Choosing an unconventional path

Undergraduate students will receive their diplomas on May 18 (Villager File Photo).

Graduate from high school. Go to college. Graduate from college. Go to graduate school or get a real job. 9-5. Sounds like a pretty typical life for the average millennial and Gen Z’er.

Setting aside the job interview to pursue a particular passion may be the choice of some college graduates who are not ready to choose a 9-to-5 career. (Photo from Wikimedia Commons)

But it doesn’t have to be. Not everyone decides to pursue the typical post-college graduation options. Some people are taking a different route, be it becoming an independent film maker and Pilates teacher or deciding to fulfill a lifelong dream of becoming a drag queen, for instance.

According to Alison Doyle, writer for “The Balance,” there are several options that can come after college graduation. Investing in one’s passion, volunteering, traveling recreationally, or even organic farming are just some of the endless possible experiences.

Jari Neuman was a film student at UMBC, completing her education last spring. Instead of jumping immediately into the film industry, Jari decided to pursue another passion of hers: teaching Pilates.

“My main goal in life is to work in the film industry,” she said. “I’ve worked freelance films for the past two years. But it’s not the most consistent job. Pilates, well, it’s a more financially stable job. It’s something that I love to do. I’m passionate about it. So, while I’m working towards becoming a full-time film maker, I can do something that I love and get paid consistently for. I thought I had a plan, but then, things happen, you know? And, right now, my plan might not be the most conventional, but I’m proud of it.”

A Stevenson freshman whose name has been withheld here has always had dreams of performing drag professionally. Now, these dreams are starting to turn into action.

“I came to college, knowing that I wanted to become a drag queen, so I could have a backup plan, just in case,” he said. “Drag helps me be who I am.”

Pursuing an unconventional life after college does not necessarily have to be scary.

“I’ve grown tremendously as a person, and I am more open and understanding than I have ever been,” said Lori Hil, a contributor to Forbes magazine. “Being thrown into the unknown does that to a person.”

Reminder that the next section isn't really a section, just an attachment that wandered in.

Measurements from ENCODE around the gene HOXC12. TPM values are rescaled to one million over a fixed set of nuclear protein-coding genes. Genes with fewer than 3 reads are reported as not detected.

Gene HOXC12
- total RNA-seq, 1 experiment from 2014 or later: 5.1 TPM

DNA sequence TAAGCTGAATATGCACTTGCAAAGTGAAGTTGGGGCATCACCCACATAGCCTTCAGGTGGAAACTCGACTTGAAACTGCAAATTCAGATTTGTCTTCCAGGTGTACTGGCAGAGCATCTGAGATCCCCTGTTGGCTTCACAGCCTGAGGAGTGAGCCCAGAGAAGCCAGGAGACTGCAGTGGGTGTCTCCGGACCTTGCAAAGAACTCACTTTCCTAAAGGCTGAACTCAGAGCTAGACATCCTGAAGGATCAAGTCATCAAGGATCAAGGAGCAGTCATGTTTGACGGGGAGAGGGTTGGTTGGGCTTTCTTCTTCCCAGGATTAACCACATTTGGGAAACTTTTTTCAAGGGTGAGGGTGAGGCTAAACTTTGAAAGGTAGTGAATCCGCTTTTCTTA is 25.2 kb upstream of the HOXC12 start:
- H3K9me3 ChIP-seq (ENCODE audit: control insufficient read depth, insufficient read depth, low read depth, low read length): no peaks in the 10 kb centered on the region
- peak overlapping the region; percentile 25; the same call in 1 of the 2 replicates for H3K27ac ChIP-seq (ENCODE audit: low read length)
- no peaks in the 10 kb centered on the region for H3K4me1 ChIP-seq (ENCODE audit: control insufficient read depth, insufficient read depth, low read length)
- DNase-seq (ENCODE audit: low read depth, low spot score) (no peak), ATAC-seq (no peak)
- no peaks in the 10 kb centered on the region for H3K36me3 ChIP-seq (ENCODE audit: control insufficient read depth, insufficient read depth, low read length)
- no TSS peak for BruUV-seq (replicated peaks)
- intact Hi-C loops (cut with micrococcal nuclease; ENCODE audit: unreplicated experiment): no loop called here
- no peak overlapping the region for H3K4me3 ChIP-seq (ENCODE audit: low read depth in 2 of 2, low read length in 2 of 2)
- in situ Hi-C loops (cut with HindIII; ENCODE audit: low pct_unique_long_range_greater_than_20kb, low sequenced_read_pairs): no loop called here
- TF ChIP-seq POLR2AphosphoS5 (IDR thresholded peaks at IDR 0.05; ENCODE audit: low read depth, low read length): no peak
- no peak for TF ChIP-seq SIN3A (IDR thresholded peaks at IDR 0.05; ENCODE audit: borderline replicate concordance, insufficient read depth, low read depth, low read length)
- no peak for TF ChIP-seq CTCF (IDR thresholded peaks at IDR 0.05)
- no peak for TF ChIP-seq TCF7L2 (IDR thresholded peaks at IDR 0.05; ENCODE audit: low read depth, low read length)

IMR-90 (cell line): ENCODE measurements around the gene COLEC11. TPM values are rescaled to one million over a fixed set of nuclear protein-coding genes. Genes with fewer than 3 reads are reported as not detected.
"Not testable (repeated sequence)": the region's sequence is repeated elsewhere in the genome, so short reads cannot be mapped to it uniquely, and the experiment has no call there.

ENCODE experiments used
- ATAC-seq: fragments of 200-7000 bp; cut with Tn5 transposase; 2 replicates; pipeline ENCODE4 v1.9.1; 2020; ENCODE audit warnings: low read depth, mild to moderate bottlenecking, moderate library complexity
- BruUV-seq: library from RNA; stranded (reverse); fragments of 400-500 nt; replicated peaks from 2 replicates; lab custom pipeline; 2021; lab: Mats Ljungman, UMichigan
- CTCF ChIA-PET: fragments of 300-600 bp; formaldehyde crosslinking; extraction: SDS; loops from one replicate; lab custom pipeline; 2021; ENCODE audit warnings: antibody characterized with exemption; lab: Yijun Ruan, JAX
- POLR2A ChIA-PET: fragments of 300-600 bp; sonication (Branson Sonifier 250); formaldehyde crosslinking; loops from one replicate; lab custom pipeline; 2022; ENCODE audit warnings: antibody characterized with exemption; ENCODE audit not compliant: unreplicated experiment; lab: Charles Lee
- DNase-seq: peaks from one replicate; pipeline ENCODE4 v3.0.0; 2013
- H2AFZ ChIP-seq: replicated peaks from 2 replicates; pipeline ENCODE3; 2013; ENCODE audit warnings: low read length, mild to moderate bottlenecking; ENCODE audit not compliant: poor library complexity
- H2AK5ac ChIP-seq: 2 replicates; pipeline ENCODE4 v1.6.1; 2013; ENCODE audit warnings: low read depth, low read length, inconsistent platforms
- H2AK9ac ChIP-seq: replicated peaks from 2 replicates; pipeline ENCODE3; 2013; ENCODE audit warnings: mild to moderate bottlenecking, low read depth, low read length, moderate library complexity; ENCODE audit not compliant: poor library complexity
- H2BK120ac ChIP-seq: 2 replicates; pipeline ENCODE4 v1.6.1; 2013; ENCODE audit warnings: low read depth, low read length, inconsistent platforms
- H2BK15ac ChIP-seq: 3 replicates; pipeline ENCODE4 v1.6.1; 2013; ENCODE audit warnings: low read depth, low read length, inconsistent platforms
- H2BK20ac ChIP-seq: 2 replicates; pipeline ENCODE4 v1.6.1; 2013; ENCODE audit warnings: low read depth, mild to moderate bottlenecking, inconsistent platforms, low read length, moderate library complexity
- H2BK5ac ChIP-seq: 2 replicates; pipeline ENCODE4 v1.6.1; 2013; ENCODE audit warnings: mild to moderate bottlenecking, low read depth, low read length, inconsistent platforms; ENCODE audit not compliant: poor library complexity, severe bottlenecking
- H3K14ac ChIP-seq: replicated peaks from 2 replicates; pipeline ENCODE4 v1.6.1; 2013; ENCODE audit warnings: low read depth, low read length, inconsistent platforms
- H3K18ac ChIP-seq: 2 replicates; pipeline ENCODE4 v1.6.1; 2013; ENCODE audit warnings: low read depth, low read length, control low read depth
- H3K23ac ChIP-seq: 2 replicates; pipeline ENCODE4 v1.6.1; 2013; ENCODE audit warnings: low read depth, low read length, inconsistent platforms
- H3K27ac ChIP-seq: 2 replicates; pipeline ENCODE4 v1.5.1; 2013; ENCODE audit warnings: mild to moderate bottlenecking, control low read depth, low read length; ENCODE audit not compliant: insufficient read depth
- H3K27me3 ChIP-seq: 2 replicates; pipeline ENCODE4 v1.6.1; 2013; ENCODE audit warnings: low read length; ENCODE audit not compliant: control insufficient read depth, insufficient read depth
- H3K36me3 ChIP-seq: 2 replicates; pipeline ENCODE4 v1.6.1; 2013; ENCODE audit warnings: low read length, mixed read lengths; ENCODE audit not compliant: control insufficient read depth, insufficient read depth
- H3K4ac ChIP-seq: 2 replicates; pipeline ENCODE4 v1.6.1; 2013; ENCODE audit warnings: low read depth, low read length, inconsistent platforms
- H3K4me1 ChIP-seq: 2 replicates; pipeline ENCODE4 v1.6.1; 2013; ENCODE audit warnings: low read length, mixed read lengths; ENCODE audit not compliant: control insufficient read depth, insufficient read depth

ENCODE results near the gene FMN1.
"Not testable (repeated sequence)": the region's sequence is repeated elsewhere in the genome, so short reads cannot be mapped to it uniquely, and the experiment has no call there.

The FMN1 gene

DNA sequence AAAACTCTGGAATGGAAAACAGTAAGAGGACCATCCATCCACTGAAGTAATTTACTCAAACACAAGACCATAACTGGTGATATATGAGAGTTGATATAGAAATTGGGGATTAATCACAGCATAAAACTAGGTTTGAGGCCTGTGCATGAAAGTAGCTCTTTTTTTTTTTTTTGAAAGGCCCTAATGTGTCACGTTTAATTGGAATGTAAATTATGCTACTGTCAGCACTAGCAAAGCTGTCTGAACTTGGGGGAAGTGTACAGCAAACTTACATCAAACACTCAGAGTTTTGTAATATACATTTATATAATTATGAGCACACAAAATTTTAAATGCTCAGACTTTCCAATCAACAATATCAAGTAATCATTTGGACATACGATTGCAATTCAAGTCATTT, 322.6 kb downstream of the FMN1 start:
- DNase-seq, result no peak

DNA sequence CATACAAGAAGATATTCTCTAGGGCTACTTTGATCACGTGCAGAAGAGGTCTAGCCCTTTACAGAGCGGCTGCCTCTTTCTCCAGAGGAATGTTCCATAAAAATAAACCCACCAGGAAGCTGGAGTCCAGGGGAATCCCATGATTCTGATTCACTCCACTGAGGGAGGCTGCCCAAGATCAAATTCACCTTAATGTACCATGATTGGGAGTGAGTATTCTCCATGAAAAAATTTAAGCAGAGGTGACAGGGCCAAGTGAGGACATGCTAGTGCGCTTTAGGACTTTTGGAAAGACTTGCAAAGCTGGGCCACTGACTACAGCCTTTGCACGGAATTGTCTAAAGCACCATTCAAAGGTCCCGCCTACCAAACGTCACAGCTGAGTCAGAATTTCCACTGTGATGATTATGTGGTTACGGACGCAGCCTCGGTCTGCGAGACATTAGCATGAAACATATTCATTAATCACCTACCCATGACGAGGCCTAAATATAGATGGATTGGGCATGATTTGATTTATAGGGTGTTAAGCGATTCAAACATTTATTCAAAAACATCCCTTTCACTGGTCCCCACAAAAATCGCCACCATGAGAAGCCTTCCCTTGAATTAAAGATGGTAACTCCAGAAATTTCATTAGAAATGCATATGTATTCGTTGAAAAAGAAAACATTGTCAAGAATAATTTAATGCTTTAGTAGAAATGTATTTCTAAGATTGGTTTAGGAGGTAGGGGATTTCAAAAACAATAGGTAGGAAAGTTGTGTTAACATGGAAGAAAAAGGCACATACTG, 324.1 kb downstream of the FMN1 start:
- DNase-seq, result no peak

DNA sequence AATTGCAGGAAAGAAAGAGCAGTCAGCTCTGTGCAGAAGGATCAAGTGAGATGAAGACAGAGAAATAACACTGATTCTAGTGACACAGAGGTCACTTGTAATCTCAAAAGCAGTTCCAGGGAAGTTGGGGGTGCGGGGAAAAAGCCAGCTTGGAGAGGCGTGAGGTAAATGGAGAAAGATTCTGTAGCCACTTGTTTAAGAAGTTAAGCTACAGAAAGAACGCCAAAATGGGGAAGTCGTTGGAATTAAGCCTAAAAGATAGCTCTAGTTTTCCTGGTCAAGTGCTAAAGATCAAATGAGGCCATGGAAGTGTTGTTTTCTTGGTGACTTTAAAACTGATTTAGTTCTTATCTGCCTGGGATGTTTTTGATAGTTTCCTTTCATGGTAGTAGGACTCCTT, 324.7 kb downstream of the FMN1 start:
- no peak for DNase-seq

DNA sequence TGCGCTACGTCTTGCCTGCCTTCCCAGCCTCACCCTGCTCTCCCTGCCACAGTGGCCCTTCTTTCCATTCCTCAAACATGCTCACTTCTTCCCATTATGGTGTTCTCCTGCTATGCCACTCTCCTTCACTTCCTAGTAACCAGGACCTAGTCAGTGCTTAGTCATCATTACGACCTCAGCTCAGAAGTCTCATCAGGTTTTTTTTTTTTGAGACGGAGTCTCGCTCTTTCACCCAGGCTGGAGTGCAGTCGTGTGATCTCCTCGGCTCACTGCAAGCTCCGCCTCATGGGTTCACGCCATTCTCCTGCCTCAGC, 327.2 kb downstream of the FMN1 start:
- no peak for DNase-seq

Are you considering some unconventional paths after college? Stevenson’s Office of Career Services can still help. Every credible experience is something to add to a resume. The things that helped to form you as a person should be showcased in your resume, whether or not that experience is considered conventional.

More and more students are pursuing what is called a “senior gap year,” in which they might volunteer for organizations like the Peace Corps, AmeriCorps, Teach for America, or City Year. These experiences can add to a person’s life lessons as well as a resume. Teaching abroad by enrolling in programs through international embassies or organizations like JET is also another option that addresses the travel bug as well as career uncertainties.

There is also something called a “working holiday visa,” which some countries, including Ireland, Australia and New Zealand, sponsor for 18-to-30-year olds. These special visas allow graduates (or others searching for a career) to visit and work for a limited amount of time, which visitors find work and lodging. The jobs may not always be exciting, but traveling to another continent may be worth the shortfalls.

In short, there is never only one path to success. Pursuing personal dreams can also be fulfilling. Life after college does not have to be ordinary; it can be extraordinary.

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